In Poland, there is also a brief upswing in government approval in March 2020, which declines quickly by the beginning of April. During this period, the government’s authoritarian behavior was increasingly evident, as it attempted to suppress any criticism of the government’s crisis management. Approval of the government continued to decline until June, which can be attributed to health minister Łukasz Szumowski’s corruption scandals concerning the procurement of medical equipment as well as an accused conflict of interest. Approval of the government continued to decline in September and October 2020 due to further corruption accusations, internal power conflicts within the governing alliance, as well as discriminatory statements against LGBT groups, and the EU’s refusal to send subsidies to the so-called “LGBT-free zones”.
Consequently, the underlying expectation that threat situations make a difference in people’s evaluation of their government tends to be relevant. At the same time, a definitive link between alternative factors such as the economic situation, Covid-19 infection rates or containment measures, and shifts in public support couldn’t be identified, while some limitations to the hypothesis remain. For instance, there are issues in weighing the explanatory power for each factor of illiberal behavior and how they are interwoven with each other and alternative factors. Another limitation regards the question of to what extent the decline in public support can actually be attributed to the government’s illiberal behavior alone or to its crisis management in general, which is increasingly seen as deficient in the eyes of the public. Further research is needed to understand people’s rationale in evaluating governments.
Recent Developments in Czech Republic and Poland and Outlook
While the analysis time frame ends in April 2021, we can draw on new empirical developments in Poland and the Czech Republic. In the outlook of my thesis, I stated that ANO’s power stands on shakier ground compared to Poland while opposition mobilization tends to be crucial in order to evaluate whether they will succeed over the populist governments in the future. Recent developments tend to confirm this perspective. ANO narrowly lost the parliamentary elections in October 2021, while the center-right electoral alliance SPOLU won and built a 5-party coalition encompassing wide political spectrums on the left-right scale. Furthermore, the new prime minister Petr Fiala from the ODS seems to embody specific attributes opposed to Andrej Babis in terms of deliberative politics, openness, and inclusiveness. This development seems to support my argument that people’s desire for a more open and transparent government in times of crisis becomes more crucial.
The situation in Poland is somewhat different. Support for PiS remains at around 35 percent in February 2022, which is much lower compared to before the pandemic, but still stable. However, support for the opposition party KO has risen from 19 to 28 percent, mainly due to the return of Donald Tusk to domestic politics. He aims to form an opposition alliance for the next parliamentary elections in 2023. If he manages to unite the different opposition parties, there could be a real chance for a governmental change. Since PiS still has a solid electorate that stands behind the party, even during the crisis, the Czech Republic might serve as a motivator for Polish opposition to jointly defeat the PiS in the next elections. A united opposition in Poland is also crucial because many of the mass media and news outlets are under massive government influence, thus giving them a large advantage in shaping public opinion.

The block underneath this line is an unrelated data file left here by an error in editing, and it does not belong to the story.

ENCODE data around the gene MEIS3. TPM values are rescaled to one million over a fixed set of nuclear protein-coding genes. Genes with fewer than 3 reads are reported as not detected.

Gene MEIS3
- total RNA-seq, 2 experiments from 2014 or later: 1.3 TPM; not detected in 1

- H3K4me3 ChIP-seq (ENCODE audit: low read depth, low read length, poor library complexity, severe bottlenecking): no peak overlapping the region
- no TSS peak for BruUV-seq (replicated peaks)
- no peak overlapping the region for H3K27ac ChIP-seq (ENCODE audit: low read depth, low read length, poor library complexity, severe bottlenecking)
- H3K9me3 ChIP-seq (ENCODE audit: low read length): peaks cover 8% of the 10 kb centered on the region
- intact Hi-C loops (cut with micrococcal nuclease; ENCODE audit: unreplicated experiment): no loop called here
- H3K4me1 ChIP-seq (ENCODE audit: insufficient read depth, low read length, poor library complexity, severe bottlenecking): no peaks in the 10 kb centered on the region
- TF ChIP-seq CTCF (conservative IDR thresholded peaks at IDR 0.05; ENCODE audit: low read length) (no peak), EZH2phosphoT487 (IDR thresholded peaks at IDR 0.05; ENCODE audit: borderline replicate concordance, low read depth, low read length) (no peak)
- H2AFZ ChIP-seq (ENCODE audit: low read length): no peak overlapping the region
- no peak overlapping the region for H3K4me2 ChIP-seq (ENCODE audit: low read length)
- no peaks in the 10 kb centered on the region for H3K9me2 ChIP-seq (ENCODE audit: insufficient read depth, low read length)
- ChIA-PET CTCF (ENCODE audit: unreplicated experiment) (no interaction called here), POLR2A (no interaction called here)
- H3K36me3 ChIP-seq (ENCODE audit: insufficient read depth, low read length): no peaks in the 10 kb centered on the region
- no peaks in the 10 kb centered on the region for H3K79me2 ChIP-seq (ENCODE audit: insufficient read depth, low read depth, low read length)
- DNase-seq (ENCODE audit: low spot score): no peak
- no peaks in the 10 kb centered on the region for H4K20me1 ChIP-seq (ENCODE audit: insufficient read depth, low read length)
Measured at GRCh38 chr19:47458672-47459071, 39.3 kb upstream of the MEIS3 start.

This brings the EU’s influence to the forefront, since the EU constitutes one of the major criticizers of PiS’s illiberal behavior while being capable to sanction the Polish government. This affects public opinion among Poles regarding their government, as issues regarding Polish-European relations tend to dominate domestic debates. These are stirred by infringement proceedings against Warsaw and filed lawsuits with the ECJ, most recently by the imposition of an EU fine of 1 million per day until the judiciary reforms are abandoned. Continuing conflicts with the EU could affect public support for the PiS negatively since most people in Poland support the European Union. At the same time, Poland-EU relations are currently overshadowed by the Ukraine crisis. This offers PiS new opportunities to negotiate with the EU. Poland has not only become the main transit country for arms shipments to Ukraine, but has also taken in more than 2 million refugees. This could push current conflicts over the rule of law into the background and prompt the EU to adopt a “softer” policy, which could strengthen the Polish government.
Über die Autorin
Tabea Geissler has just completed her double master’s degree in Comparative and Middle East Politics and Society at the University of Tübingen and the American University in Cairo. She also holds a Bachelor’s degree in Political Science and Economics from Leuphana University Lüneburg and worked at the Peace Academy RLP from September 2019 to September 2021.
1 The term crisis should be defined here as “extended periods of high threat, high uncertainty, and high politics that disrupt a wide range of social, political, and organizational processes” (Boin & Hart 2003, p. 545).
3 Right-wing populist parties in government positions were selected according to Taggart and Pirro’s (2021) classification. They provide a list and in-depth investigation of 30 European countries and 63 parties before the pandemic and classify them according to their populist and left-right characteristics. Before the pandemic, only right-wing populist parties had government power in the European Union and only in Central and Eastern Europe.